HomeUncategorized1/4 News Roundup & Open Thread
newest oldest most voted
Notify of

Just “simply using the legal tax breaks that they lobbied Congress to give them.”


Workers at some of the biggest corporations in the world are paying higher tax rates than their employers, according to a new study by the Institute on Taxation and Economic Policy.

The Republican-passed tax cuts signed by President Trump in 2017 permanently lowered the corporate tax rate from 35 percent to 21 percent but many companies are paying nowhere near that figure. The study identified 379 Fortune 500 companies that turned a profit in 2019 and found that the companies paid an average tax rate of 11.3 percent.

At least 91 of the profitable Fortune 500 companies paid no taxes or had a negative tax rate, including giants like Amazon, Starbucks, Netflix and General Motors. Another 56 companies paid an effective tax rate of 2.2 percent. Just 57 of the companies the study looked at paid effective tax rates of 21 percent or higher.

Under the previous tax code, the same companies paid an effective tax rate of 21 percent between 2008 and 2015, according to the report.

“This is by design,” the report said. “When drafting the tax law, lawmakers could have eliminated special breaks and loopholes in the corporate tax to offset the cost of reducing the statutory rate. Instead, the new law introduced many new breaks and loopholes, though it eliminated some old ones.”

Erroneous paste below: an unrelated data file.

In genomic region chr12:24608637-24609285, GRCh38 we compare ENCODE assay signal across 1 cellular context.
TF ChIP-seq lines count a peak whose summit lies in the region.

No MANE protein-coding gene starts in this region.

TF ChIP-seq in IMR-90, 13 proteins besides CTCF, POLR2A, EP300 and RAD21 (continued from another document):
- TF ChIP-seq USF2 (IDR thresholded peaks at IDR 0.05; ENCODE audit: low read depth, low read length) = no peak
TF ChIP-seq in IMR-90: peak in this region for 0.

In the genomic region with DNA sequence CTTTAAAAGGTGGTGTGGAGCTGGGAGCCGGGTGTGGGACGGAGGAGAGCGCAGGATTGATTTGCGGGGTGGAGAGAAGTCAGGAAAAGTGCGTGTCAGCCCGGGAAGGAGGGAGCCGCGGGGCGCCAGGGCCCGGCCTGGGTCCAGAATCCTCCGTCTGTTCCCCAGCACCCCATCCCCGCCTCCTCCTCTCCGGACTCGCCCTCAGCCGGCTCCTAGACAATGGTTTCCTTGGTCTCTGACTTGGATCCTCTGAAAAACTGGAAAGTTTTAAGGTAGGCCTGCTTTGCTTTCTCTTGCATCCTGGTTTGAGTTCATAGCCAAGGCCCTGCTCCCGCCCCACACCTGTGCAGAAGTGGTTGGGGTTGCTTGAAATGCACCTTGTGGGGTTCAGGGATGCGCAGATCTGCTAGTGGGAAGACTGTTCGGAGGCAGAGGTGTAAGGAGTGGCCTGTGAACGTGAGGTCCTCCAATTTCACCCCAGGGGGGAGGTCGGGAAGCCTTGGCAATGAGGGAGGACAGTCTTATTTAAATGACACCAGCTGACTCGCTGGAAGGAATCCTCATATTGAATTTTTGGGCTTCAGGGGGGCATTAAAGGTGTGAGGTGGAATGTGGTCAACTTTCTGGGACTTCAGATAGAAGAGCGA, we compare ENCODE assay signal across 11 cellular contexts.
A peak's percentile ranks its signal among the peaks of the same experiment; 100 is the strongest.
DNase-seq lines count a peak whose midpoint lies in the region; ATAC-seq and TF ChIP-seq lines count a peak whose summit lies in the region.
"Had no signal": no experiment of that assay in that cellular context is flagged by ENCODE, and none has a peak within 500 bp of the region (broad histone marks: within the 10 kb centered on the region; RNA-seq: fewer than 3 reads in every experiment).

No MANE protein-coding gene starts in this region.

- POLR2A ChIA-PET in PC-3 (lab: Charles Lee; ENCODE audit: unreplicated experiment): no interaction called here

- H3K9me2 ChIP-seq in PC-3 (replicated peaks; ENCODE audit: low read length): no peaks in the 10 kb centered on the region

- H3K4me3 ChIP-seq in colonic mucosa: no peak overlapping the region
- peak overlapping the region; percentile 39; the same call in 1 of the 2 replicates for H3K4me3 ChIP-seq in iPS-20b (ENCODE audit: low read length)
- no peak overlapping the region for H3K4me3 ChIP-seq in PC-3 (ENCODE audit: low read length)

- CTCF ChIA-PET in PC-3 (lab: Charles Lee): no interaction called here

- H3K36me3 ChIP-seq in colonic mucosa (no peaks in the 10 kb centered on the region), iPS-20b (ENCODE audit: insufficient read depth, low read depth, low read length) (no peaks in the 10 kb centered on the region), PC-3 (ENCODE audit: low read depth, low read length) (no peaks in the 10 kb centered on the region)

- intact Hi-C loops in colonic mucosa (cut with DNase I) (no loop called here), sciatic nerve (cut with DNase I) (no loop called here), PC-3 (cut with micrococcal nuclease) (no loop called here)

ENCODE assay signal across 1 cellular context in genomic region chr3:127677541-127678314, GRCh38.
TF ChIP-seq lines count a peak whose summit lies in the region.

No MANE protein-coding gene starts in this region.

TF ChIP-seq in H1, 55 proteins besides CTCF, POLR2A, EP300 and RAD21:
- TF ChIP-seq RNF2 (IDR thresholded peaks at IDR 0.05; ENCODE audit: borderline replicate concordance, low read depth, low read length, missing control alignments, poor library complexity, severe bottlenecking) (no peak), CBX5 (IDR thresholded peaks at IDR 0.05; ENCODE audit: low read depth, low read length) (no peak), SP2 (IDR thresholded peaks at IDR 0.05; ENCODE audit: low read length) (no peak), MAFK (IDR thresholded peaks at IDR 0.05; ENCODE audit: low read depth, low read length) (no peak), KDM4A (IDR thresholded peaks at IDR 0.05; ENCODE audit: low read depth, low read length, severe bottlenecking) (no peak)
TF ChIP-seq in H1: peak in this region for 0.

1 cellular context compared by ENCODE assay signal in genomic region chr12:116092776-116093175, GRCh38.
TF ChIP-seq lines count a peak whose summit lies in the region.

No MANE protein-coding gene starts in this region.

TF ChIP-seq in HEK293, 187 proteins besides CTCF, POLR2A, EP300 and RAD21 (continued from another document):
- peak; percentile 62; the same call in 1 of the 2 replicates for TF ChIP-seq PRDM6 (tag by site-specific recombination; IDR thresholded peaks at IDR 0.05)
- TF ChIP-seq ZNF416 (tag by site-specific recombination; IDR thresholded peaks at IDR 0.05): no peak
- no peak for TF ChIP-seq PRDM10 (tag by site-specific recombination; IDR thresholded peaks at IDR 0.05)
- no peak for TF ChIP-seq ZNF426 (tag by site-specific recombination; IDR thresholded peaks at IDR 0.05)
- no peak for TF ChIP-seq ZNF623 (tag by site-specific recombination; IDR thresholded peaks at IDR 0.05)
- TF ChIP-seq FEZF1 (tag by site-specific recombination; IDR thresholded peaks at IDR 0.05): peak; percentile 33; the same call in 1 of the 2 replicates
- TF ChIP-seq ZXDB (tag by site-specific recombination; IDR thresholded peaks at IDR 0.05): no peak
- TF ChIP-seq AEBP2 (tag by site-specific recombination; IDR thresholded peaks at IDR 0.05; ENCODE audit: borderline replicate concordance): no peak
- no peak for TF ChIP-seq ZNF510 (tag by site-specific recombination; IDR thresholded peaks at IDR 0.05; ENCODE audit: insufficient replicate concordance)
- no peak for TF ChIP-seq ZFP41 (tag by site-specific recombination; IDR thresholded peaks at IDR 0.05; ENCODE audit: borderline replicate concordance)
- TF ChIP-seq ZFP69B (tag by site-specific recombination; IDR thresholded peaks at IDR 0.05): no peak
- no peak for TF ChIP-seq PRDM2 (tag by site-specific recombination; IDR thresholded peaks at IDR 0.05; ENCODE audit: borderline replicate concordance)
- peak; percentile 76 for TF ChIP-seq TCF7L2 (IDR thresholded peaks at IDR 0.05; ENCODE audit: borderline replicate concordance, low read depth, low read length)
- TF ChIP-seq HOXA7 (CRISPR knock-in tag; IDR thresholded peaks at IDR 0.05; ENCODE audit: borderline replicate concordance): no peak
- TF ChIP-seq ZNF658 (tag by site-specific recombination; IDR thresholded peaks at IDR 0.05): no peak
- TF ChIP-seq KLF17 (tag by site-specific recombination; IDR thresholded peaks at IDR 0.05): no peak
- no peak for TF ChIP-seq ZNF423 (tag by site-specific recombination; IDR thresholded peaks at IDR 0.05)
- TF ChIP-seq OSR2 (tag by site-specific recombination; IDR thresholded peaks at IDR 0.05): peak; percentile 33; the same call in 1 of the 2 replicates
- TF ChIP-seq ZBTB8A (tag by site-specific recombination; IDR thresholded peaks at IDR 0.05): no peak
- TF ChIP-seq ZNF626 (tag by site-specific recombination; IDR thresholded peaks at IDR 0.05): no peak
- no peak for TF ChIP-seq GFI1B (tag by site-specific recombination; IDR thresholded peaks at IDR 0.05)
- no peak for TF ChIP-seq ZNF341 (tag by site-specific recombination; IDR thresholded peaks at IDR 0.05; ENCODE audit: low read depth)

Matthew Gardner, a senior fellow at the institute who co-authored the report, told the Public News Service that there is nothing illegal about what the companies are doing.

“There is no implication that any of this is illegal. By all accounts, these companies are simply using the legal tax breaks that they lobbied Congress to give them,” he said.

But Gardner noted that worker wages have remained stagnant and said the report was “disturbing” for middle-class workers who now pay higher tax rates than the biggest corporations.

“There is a problem of democratic distrust right now,” he said. “People do not trust their government, they don’t trust elected officials. And it’s precisely this sort of finding that reinforces that distrust.”



President Donald Trump issued an executive order last month to deny funding to post-secondary schools that violate Title VI of the Civil Rights Act by discriminating against Jewish people. The order notes that such bigotry is rooted in antisemitism, and says that it will determine whether discrimination has occurred by using the non-legally binding working definition of antisemitism adopted by the International Holocaust Remembrance Alliance (IHRA). The IHRA defines antisemitism as “a certain perception of Jews, which may be expressed as hatred toward Jews.” There’s nothing objectionable in that definition and, in a period of terrifying and at times murderously violent attacks on Jewish people, it is absolutely necessary to fight antisemitism.

The problem with the executive order is that it says the IHRA’s “contemporary examples of antisemitism” could “be useful as evidence of discriminatory intent” in Title VI cases. While most of what the IHRA points to indisputably are instance of antisemitism, they also include “claiming that the existence of a state of Israel is a racist endeavor” and “applying double standards by requiring of it a behavior not expected or demanded of any other democratic nation.”